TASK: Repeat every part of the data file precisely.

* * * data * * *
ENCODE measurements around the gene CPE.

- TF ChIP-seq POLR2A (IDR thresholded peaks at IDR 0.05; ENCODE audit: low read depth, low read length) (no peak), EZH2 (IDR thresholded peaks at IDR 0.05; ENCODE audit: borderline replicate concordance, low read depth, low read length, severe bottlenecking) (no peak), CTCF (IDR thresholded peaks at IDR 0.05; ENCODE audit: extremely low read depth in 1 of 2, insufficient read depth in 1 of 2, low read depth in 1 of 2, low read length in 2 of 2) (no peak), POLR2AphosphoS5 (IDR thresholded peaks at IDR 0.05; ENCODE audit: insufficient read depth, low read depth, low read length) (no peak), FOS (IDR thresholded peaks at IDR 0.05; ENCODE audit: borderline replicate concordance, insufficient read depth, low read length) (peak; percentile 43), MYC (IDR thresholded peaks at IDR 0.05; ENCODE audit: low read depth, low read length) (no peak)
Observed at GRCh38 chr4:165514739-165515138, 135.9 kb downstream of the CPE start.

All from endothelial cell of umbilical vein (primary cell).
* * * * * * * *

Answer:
ENCODE measurements around the gene CPE.

- TF ChIP-seq POLR2A (IDR thresholded peaks at IDR 0.05; ENCODE audit: low read depth, low read length) (no peak), EZH2 (IDR thresholded peaks at IDR 0.05; ENCODE audit: borderline replicate concordance, low read depth, low read length, severe bottlenecking) (no peak), CTCF (IDR thresholded peaks at IDR 0.05; ENCODE audit: extremely low read depth in 1 of 2, insufficient read depth in 1 of 2, low read depth in 1 of 2, low read length in 2 of 2) (no peak), POLR2AphosphoS5 (IDR thresholded peaks at IDR 0.05; ENCODE audit: insufficient read depth, low read depth, low read length) (no peak), FOS (IDR thresholded peaks at IDR 0.05; ENCODE audit: borderline replicate concordance, insufficient read depth, low read length) (peak; percentile 43), MYC (IDR thresholded peaks at IDR 0.05; ENCODE audit: low read depth, low read length) (no peak)
Observed at GRCh38 chr4:165514739-165515138, 135.9 kb downstream of the CPE start.

All from endothelial cell of umbilical vein (primary cell).